Longevity is a rare thing in the motion picture business, but what makes the Coen Brothers 30 year career truly remarkable is the consistent quality of their work. Co-writing, editing, directing and producing nearly all of their films, the Coens have developed an instantly recognisable odd-ball aesthetic that seems as much at home in the labyrinthine plots of their crime films as it does in their comedies.
It’s perhaps to be expected that if you stick around as long as they have, people will begin to see recurring themes in your work. I’d argue that this is probably true of all creative artists, and that even the recognised masters of their craft are one trick ponies of a sort: consciously or unconsciously reworking the same themes, returning to the same places, people or periods throughout their careers. This is certainly true of the Coen’s work, whose films have (by and large) focussed on protagonists beset by self-inflicted tribulation usually brought about through their own naiveté or ignorance of the forces pitted against them. Think of H.I. and Ed, the childless couple from Raising Arizona who kidnap, loose and then try to recapture a new born baby, unaware that its millionaire father has set a maniacal bounty hunter on their trail. Or Tom Reagan, the protagonist of Miller’s Crossing who naively spares the life of a gangster he’s sent to kill and unwittingly sets himself up to be blackmailed by that very man. Consider too Norville Barnes from the Hudsucker Proxy, Barton Fink, Marge Gunderson from Fargo, The Dude from The Big Lebowski, Llewellyn Moss from No Country for Old Men – each in their own way repeats this pattern, leading themselves step by step towards greater danger; every plot twist by degrees more zany or thrilling depending on the genre.
It’s classic screenplay structure. But then the Coens’ catalogue is steeped in classic genre conventions: kidnappings, chases, femme fatales, double crossings. This affinity for the tropes of classic cinema is also evident in their choice of genre (screwball comedy, noir, western), the period setting for their films and the material they’ve remade (The Ladykillers, The Man Who Wasn’t There, True Grit). But the Coens have also drawn inspiration from literary sources over the years. In particular, Homer’s epic poem The Odyssey – about Odysseus’ 10 year journey back home to reclaim his place as King of Ithaca – stands outs as key to understanding the Coen’s most recent work, Inside Llewyn Davis.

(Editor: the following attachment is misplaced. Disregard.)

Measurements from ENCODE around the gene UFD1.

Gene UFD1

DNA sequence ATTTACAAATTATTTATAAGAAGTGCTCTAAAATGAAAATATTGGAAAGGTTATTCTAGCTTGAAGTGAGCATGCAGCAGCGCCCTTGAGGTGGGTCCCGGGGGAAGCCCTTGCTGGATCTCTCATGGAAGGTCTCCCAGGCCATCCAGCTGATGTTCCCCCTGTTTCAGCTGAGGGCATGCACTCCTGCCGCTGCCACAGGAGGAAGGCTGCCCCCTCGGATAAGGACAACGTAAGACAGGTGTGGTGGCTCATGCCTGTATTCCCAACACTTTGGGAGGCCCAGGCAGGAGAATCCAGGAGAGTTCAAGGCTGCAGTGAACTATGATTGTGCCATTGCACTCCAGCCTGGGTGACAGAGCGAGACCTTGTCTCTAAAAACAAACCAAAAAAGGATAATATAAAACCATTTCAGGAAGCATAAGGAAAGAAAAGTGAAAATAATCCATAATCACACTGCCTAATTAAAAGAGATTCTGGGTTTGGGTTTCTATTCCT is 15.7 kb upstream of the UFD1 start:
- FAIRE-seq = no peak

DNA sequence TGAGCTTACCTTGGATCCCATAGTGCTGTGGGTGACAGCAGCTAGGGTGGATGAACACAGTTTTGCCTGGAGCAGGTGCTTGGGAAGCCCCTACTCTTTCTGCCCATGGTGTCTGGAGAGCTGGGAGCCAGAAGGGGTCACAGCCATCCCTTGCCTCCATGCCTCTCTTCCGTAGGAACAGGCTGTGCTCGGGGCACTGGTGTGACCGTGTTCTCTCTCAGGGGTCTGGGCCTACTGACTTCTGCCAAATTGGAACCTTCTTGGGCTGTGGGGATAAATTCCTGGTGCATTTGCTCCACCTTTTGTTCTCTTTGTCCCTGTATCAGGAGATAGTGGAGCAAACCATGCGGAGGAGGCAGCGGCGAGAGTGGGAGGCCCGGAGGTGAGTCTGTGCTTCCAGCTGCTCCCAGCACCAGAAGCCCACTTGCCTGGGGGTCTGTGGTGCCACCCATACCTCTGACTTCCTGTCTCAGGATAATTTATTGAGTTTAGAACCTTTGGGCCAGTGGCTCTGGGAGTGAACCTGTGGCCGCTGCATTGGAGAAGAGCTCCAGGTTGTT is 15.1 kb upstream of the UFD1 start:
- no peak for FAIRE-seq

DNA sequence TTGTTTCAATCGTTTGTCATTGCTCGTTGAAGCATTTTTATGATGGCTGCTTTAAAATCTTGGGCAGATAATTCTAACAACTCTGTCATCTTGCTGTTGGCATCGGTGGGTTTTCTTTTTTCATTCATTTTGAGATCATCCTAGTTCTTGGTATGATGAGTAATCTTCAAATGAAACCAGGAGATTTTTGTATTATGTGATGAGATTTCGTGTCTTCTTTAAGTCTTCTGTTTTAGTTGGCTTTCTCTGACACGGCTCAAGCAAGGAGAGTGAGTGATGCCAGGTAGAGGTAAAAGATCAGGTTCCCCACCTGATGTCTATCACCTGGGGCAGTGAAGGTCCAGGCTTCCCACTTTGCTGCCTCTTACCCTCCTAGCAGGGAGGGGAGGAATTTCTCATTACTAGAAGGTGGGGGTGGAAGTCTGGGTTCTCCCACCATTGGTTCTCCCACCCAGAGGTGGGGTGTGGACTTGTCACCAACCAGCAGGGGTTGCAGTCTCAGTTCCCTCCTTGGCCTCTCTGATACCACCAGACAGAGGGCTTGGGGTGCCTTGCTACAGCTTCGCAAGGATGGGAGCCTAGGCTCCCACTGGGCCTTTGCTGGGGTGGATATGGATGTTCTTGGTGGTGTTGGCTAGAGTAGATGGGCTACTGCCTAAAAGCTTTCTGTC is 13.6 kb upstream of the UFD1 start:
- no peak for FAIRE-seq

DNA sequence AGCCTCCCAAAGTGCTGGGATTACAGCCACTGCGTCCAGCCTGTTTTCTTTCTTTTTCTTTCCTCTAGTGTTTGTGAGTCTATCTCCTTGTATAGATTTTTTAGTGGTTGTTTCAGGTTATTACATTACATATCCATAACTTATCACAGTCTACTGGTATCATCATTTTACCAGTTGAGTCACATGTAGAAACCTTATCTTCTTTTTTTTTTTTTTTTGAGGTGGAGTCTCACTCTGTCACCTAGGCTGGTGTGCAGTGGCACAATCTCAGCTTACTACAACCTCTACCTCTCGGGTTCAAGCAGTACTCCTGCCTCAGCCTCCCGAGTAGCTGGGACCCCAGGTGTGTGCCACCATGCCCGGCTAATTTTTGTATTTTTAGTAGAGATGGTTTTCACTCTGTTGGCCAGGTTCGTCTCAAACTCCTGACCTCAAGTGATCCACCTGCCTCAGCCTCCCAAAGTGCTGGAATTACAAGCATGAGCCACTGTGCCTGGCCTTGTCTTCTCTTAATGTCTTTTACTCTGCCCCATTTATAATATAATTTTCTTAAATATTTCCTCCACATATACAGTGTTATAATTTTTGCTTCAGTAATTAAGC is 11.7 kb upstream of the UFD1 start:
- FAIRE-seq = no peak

Like Odysseus, Llewyn was once a sea-farer. The son of a merchant mariner, he’s left behind his father’s profession to pursue his love of music and finds some early success as one half of a duo on the burgeoning Greenwich Village folk music scene. Since his partner’s unexplained suicide, however, money has dried up and Llewyn has been adrift – lost as Homer was at sea – wandering from sofa to sofa through the snow covered streets of lower Manhattan. That wintry Village mileu – immortalised on the cover of The Freewheelin’ Bob Dylan – immediately suggests the sullen and broody stasis that threatens to overpower Llewyn if he isn’t able to regain his sense of direction. For the moment though, like Odysseus and Dylan’s Rolling Stone, there is no direction home. And it is here that his Odyssey begins.
One of the film’s triumphs is that it takes us inside Llewyn Davis by means of his songs. Unusually, we are shown Llewyn’s live performances in full. The Coen’s excel at creating the atmosphere of the times: ernest young men and women disillusioned by their parent’s conservatism and hypocrisy, gathering together in clubs like The Gaslight Cafe and Gate of Horn (both of which feature in the film) to reclaim a sense of meaning and purpose through traditional folk songs. In this liberal, egalitarian world, the folk singer fashions the crowd’s dreams; dreams that pass (as Penelope says in The Odyssey) ‘through the gate of polished horn’, bringing true fulfilment. But for Llewyn, whose talent is undeniable and uncompromising, his dreams of fame and success are more like the ones that pass through Penelope’s “gates of sawn ivory”: “shadowy dreams” that “deceive men, bringing words that find no fulfilment.” It would all be so terribly despairing, if it wasn’t so funny. For Llewyn’s crisis is never knowingly as existential as this. It’s the little things that get to him. That darn cat, Ulysses, for instance. The backing vocal to his duo’s hit song. His pregnant lover.
It’s a beautiful film – gorgeously lit, with strange little interludes and a terrific central performance by Oscar Isaac – that I’m sure will grow on me even more with subsequent viewings. I didn’t walk away from it immediately thinking it was a masterpiece – Barton Fink and Raising Arizona are better and still remain my favourites – but it stimulated a great post-film conversation about the compulsion to create, the ubiquity of failure and the terror of deferring your dreams. I can’t tell you how strongly this resonated with me. I highly recommend you see it.